Posted by: steveonfilm | July 27, 2008

One Step Forward, Two Steps Back

One of the things that I find amazing about writing screenplays is when you hit a scene you just can’t seem to get right. You know the start. You know the ending. You might even know how a particular event in the scene needs to play out. But then when you sit down to write the scene it just doesn’t seem to work.

This is exactly what’s been happening to me the past four or five days. I have a scene in Bystander that’s a short flash back. It’s supposed to show an incident which is the catalyst for why one character (Ceccini, a villian) hates another character so much (Kyle, the protagonist).

The gist of the scene is that Kyle and Ceccini are assigned to go to this used car lot and retrieve a suitcase full of money. The guy who has it, Walter, didn’t steal it. He just found it. The details of how he found or why he has it are insignificant and not important to the main story. All that needs to be known is that he has it and some people want it back. It’s not a hit, its a retrieval operation. An in and out job. On the way out something goes wrong and the left side of Ceccini’s face is injured, which leads to him losing sight in his left eye.

The purpose of the scene is two fold. One, show how crazy Ceccini is. Two, explain the reason why he hates Kyle so much.

Now, I’d already written this scene into an earlier draft. I wasn’t really pleased with how it turned out, but I looked at it more as a place holder than a final product. But now I needed to tighten it up and turn it into what I wanted it to be.

I started rewriting it. Took out about a page’s worth of action and dialogue at the start, and simplified it up. But then I was hit with the problem of how does the hold up go? Is the money just sitting there? Is it in the safe? Does Ceccini shoot them before getting the combination to the safe? What then? Do they fire back at them? Is there a gun fight?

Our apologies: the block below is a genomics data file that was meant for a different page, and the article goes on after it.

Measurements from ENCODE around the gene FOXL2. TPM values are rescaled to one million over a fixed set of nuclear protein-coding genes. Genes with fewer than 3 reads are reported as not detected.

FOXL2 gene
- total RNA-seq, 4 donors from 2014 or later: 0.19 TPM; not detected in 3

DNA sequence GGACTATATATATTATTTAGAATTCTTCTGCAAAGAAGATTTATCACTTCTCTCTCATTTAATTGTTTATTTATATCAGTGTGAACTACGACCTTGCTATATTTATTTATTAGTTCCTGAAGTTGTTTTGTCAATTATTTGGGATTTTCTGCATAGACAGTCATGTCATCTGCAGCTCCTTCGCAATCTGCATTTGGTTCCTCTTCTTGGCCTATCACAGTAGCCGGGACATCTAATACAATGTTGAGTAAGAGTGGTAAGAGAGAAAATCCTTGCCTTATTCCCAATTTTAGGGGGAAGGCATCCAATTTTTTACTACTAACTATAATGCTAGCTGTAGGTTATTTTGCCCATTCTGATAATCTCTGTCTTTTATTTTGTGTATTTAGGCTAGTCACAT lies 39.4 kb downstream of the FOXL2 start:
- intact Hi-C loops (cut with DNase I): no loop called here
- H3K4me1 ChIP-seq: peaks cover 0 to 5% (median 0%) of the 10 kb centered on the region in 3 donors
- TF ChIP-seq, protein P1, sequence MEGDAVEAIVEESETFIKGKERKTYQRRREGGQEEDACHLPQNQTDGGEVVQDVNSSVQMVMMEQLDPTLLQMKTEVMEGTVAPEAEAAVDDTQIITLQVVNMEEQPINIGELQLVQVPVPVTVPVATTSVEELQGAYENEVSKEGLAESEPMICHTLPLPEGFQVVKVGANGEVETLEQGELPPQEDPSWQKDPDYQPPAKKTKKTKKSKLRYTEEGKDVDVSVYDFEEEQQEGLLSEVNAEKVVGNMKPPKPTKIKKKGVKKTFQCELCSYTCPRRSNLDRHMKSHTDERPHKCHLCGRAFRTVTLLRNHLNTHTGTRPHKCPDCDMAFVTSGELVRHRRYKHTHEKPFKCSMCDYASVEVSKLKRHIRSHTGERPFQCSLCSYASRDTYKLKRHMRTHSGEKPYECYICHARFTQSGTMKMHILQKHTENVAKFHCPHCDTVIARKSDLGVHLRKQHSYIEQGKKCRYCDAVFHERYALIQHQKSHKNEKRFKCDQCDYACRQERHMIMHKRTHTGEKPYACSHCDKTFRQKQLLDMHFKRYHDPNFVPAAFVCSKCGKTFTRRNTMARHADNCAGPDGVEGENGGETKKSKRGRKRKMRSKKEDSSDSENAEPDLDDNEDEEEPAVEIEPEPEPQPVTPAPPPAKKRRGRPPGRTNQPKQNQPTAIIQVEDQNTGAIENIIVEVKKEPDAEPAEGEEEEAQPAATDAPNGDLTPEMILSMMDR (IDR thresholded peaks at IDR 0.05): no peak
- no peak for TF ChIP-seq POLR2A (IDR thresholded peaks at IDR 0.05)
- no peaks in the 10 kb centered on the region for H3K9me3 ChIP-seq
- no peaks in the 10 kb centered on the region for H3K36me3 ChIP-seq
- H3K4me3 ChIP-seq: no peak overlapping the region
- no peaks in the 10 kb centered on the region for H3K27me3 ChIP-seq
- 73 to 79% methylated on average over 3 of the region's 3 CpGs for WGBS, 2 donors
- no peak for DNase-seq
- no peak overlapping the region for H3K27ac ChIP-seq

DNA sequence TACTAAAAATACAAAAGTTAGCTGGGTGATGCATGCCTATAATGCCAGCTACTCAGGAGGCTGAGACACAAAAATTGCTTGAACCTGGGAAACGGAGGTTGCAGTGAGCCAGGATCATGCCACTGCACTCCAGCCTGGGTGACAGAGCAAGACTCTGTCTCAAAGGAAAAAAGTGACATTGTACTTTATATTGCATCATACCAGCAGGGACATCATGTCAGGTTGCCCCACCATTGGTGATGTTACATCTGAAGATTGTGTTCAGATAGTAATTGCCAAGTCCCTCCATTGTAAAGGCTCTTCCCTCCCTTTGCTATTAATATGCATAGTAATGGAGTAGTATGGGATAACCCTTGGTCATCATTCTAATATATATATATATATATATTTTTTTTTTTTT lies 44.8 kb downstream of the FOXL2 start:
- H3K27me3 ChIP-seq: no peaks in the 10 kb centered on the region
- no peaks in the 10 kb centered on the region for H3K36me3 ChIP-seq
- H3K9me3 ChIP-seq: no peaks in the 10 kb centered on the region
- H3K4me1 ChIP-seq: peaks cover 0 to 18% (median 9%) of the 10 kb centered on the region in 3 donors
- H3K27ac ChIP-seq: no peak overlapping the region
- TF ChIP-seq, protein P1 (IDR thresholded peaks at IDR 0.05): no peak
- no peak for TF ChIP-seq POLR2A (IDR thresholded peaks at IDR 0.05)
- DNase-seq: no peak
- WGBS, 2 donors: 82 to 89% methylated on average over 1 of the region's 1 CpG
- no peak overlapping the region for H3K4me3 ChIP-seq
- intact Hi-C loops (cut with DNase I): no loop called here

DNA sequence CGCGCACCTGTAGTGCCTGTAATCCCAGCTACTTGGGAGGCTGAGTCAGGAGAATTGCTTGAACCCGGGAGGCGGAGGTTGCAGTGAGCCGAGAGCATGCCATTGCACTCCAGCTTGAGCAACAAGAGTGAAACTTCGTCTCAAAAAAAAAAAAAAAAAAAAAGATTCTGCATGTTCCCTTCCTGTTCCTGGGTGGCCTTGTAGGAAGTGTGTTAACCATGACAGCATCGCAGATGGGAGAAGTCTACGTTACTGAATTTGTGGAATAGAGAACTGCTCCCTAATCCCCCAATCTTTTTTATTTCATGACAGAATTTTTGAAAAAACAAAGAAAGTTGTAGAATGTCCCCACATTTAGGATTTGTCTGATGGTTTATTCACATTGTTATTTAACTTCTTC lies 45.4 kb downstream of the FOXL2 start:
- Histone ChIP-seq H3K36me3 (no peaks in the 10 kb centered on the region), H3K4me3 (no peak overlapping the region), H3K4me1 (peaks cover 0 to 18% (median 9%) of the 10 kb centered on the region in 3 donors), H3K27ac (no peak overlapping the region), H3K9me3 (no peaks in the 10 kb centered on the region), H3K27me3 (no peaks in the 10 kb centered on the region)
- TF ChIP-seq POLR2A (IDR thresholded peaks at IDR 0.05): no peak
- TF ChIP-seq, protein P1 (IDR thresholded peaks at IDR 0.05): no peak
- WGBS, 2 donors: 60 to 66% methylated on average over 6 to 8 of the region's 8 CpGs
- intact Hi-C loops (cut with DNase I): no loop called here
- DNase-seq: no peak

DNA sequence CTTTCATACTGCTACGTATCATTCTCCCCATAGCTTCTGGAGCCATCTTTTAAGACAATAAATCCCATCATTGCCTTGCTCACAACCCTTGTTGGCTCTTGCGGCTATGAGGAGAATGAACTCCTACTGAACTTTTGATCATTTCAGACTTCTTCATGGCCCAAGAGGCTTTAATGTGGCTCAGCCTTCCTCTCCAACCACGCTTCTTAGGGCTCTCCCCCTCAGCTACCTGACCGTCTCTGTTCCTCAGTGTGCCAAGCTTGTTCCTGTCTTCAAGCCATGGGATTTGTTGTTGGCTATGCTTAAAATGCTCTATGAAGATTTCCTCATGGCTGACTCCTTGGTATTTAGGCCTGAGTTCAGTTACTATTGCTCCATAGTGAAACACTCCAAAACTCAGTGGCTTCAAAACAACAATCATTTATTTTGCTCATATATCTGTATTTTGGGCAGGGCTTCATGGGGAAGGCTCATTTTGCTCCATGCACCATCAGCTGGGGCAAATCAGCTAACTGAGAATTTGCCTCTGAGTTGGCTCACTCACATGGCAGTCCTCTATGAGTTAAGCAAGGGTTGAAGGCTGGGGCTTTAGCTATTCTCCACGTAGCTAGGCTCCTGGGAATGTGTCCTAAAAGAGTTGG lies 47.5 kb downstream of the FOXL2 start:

I went with the money being in the safe. On step forward. I started writing. I got about a page in and stopped. It wasn’t working. I needed to establish how they knew there was a safe. Which meant rewriting an earlier part of the scene. Two steps back.

I started over. Explained the safe. Then Ceccini kills Walter, and his coworker Peter. One step forward. But they don’t have the combination. I thought this would offer an opportunity to show the tension between Kyle and Ceccini. I was wrong. It just wasn’t working. To much wasted time with them trying to get the safe open. I needed to back up and change things. Two steps back.

Okay, simplify it. Money is just in the briefcase. Sitting on Walter’s desk. He’s looking at the money right as Ceccini and Kyle arrive. No need for the safe. They get in. Ceccini shoots Walter and Peter. One step forward. Kyle grabs the money. But wait…what’s the catalyst for Ceccini to get hurt? Damn it! I needed to figure that out. Two steps back.

It was a constant back and forth. Trust me. I simplified what I went though. But the major thought processes are there. I knew the begining. I knew the end. But I couldn’t get the two to meet. I could just feel the things I was trying weren’t working.

It’s not a big scene. About four pages. But damn did it take a long time to get through. It just couldn’t get it to feel right. If anything it was a good learning experiance. Don’t over complicate a scene. In this case I didn’t need the safe, but I kept trying to write it in. I kept trying to use it. I was forcing the issue. I should have listened to myself. I could feel that it was the wrong way to go, but I just ignored that feeling.

My other problem was how to get Ceccini hurt. I decided on having Peter take care of this. He’d shoot at Ceccini with a small revolver. But he’d miss, and hit a pressurized fire extinguisher instead. That would “explode” and injure his face. But if they had to run around and open the safe the likelihood of Peter being alive for that long got more and more unrealistic.

In the end I was able to work everything out. I think the scene reads well and moves at a good pace. I might trim a line of action here and there, but otherwise it’s complete.

Writing is funky like that sometimes. You force yourself to put something down on paper even though it doesn’t feel right. You ignore your inner voice instead of listening to it. This usually proves to be the wrong course of action. It happened to me. I just wish I hadn’t wasted four days on it. Live and learn I guess.




  1. Hi! I was surfing and found your blog post… nice! I love your blog. 🙂 Cheers! Sandra. R.

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